13 May 2008


Heady chaos,
chaotic heads,
sense of loss,
expected dread.
A lone survivor
one time had been
a true protector
of seen and unseen.


Tom said...

Thank god Catherine Tate had no part in this. <3

RFWS said...

So are you a Doctor Who fan as well, Rosie? And would that be of the classic series too? I assume the new from "a lone survivor", but this poem's a jolly pithy description of the Doctor I know and love as well: "a true protector of seen and unseen." =D

"No more sunsets; no more gumblejacks. Nevermore a butterfly."

"Remember the traveller in his police box spaceship, his days like crazy paving."

"The sound of giant slugs!"

Robert Smith said...

Here's that poem I was talking about: it's a sort of companion to yours, which set me off thinking when I read it. I've been thinking ever since! I wrote it just now: I've got a hideous cold and needed to do something comforting between sleeps.

Obviously, I know the point of yours is that they can fit into text messages, and this can't. But I didn't want to steal your idea, and I couldn't do it half as well anyway. That hasn't stopped me attempting to rhyme a bit like you do, though, with questionable success!

'Sheer poetry'*

Strange traveller, your world is wide:
your epic-comic-romance-tragedy
unfolds in episodes through all the galaxy,
but you are so nearly one of us.
You journey in the stars and in the years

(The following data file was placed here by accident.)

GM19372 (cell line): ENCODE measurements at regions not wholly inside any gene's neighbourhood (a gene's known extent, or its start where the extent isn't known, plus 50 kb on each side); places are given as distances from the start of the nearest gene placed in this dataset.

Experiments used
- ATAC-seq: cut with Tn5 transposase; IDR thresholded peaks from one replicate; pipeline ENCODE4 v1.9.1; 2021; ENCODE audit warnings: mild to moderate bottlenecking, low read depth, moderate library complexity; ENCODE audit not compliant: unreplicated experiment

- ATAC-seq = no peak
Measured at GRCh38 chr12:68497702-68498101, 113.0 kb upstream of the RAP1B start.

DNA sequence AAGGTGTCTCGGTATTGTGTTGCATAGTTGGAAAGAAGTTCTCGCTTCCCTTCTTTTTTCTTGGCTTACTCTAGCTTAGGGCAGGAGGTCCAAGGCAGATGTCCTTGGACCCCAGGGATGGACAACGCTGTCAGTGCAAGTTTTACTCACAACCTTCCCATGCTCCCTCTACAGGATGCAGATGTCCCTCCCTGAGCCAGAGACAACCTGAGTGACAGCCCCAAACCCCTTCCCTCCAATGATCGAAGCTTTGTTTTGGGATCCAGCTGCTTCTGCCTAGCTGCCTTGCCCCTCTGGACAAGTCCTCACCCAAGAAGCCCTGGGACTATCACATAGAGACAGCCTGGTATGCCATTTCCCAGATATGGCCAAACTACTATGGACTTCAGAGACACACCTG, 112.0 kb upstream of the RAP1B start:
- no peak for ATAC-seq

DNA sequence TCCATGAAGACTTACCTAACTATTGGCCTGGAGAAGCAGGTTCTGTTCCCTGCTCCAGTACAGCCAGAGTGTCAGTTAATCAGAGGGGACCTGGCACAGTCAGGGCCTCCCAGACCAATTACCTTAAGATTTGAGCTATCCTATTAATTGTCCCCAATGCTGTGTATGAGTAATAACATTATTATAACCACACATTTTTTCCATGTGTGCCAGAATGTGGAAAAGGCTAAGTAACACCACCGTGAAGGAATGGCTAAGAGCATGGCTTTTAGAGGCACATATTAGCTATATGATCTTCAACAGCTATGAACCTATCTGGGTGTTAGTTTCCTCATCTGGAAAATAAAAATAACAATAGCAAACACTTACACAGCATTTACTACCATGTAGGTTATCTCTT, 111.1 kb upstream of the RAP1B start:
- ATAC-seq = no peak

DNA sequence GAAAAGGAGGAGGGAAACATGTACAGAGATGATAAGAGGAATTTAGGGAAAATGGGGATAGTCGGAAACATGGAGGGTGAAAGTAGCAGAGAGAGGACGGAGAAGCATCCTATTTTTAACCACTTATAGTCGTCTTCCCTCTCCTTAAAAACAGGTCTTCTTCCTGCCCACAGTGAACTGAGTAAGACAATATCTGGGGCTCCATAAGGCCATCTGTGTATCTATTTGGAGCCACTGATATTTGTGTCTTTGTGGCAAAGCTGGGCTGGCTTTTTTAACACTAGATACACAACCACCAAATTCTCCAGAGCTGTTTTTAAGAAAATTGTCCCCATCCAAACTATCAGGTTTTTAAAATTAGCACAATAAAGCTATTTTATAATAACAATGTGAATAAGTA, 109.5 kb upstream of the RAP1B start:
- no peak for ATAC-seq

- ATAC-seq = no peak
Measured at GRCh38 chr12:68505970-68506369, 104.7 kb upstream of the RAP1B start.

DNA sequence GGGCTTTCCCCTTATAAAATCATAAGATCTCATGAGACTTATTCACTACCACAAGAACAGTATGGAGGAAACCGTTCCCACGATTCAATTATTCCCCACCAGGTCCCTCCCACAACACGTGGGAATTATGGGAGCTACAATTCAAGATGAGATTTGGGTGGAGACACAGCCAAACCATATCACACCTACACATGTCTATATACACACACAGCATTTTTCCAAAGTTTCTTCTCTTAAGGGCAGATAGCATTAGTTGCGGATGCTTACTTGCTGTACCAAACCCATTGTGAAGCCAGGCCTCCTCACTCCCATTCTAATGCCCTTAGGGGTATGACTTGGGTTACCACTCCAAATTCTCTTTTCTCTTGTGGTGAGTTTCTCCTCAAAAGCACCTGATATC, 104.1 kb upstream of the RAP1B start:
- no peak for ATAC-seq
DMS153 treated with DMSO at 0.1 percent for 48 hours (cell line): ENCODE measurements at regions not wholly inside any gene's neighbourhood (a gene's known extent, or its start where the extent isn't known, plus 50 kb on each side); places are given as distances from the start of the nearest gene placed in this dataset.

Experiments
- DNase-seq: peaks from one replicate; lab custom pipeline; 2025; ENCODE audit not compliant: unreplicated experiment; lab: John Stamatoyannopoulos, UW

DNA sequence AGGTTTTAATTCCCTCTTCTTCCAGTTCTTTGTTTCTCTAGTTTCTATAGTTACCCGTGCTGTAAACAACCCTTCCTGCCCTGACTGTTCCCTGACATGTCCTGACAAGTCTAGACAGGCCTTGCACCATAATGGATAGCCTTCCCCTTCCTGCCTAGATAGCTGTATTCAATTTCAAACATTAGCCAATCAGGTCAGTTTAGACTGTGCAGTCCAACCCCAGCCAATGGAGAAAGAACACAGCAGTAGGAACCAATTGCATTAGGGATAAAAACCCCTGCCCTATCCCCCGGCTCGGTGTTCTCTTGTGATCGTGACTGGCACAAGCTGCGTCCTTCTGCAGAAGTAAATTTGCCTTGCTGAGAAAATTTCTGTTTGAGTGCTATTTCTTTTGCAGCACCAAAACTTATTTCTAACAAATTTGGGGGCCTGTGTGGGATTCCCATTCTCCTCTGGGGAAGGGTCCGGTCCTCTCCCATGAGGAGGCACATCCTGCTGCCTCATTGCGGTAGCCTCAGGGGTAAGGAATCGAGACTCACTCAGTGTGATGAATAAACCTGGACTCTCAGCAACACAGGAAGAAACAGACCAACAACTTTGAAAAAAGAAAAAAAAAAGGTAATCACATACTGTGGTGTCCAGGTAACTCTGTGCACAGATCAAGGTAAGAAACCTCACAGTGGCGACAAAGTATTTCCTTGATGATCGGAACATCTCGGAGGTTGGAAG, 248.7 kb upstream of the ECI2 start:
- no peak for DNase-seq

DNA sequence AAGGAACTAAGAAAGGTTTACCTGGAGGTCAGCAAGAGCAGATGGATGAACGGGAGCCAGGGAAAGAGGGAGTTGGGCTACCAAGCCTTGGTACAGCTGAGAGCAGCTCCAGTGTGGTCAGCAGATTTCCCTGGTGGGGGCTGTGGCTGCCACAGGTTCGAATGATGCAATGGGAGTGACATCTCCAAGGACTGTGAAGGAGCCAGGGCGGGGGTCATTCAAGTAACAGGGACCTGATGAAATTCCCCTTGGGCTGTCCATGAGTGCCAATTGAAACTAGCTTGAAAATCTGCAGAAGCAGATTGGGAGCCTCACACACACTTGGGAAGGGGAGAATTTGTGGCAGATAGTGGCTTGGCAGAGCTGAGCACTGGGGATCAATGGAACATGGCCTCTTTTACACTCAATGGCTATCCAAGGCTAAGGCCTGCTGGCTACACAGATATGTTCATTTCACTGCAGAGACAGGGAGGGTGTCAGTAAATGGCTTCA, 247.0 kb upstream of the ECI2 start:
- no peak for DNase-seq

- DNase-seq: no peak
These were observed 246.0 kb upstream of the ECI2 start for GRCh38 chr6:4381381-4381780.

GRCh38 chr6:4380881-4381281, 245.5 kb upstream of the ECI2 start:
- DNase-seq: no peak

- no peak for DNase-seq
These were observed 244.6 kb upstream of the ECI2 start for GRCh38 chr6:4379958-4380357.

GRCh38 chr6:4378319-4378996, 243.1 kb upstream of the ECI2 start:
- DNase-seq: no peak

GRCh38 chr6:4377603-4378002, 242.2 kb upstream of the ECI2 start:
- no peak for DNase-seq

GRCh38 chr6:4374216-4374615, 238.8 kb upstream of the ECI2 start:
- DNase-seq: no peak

and you let us travel at your side.

Pioneer of your people, you do good:
to sufferers, you bring a love that girds;
you love: 'greatly, but not small-ly' -
with a love to face down monsters
and a spirit that no bars or bonds can hold.
How, then, shall I capture you in words?
You are singular, but have so many aspects -
old-young faces
happy-sad faces
angry-kind faces
clever-mad faces:
you are many things,
and many men,
and you live in many places.


Wanderer, why so sad?
I see you have
a home: but not a home, an oubliette -
heavy-draped with eld and spiderous,
a place to run from, though all paths lead there.

But you see destiny crystallise
and paths of Time made unified
wheresoe'er you cast your eyes!

* From 'The Time Meddler' (1965). "DOCTOR: That is the dematerialising control, and that over yonder is the horizontal hold; up there is the scanner, those are the doors, and that is a chair with a panda on it. Sheer poetry, dear boy. Now please stop bothering me."

Robert Smith said...

Oops, should point out the 'greatly, not small-ly' line is a quotation from the original novel of Human Nature by Paul Cornell; the one where at the end John Smith has to become the Doctor again in order to defeat the Aubertides, but in doing so loses forever the ability to love Joan Redfern in the way they loved each other before. Cue sad ending where only Wolsey (the Doc's pet cat, whom Joan gives to him to travel with in the TARDIS) can see him cry. Much better than the Tennant episode, if you ask me! =)